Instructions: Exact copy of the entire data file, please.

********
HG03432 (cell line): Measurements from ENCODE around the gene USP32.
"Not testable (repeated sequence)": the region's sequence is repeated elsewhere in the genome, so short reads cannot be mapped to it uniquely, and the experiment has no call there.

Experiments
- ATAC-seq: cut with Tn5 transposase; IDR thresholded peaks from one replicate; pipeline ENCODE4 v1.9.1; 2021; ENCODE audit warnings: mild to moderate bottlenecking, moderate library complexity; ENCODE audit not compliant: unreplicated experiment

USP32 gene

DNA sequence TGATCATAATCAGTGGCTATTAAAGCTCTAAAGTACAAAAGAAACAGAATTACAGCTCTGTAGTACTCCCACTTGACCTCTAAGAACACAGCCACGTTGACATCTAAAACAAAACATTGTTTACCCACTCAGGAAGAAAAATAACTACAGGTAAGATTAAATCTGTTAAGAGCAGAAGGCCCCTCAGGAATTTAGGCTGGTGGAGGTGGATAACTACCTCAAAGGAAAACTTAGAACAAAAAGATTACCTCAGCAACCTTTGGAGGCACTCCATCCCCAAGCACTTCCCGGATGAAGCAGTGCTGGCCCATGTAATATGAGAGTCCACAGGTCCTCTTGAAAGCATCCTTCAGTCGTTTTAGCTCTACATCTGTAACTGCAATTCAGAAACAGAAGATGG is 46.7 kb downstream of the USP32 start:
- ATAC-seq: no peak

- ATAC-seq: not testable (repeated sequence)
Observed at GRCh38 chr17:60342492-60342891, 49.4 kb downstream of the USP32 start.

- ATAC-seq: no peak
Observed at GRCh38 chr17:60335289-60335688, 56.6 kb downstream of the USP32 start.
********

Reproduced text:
HG03432 (cell line): Measurements from ENCODE around the gene USP32.
"Not testable (repeated sequence)": the region's sequence is repeated elsewhere in the genome, so short reads cannot be mapped to it uniquely, and the experiment has no call there.

Experiments
- ATAC-seq: cut with Tn5 transposase; IDR thresholded peaks from one replicate; pipeline ENCODE4 v1.9.1; 2021; ENCODE audit warnings: mild to moderate bottlenecking, moderate library complexity; ENCODE audit not compliant: unreplicated experiment

USP32 gene

DNA sequence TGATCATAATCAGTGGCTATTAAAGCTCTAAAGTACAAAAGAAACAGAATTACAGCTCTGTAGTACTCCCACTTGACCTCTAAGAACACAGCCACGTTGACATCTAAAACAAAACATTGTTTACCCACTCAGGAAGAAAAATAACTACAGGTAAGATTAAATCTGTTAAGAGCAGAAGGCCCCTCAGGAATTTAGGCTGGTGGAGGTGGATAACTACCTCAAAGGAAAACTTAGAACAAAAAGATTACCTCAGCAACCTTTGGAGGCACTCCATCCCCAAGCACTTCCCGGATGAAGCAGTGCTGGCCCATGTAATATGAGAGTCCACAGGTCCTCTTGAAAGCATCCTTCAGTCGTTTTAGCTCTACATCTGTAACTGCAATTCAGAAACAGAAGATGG is 46.7 kb downstream of the USP32 start:
- ATAC-seq: no peak

- ATAC-seq: not testable (repeated sequence)
Observed at GRCh38 chr17:60342492-60342891, 49.4 kb downstream of the USP32 start.

- ATAC-seq: no peak
Observed at GRCh38 chr17:60335289-60335688, 56.6 kb downstream of the USP32 start.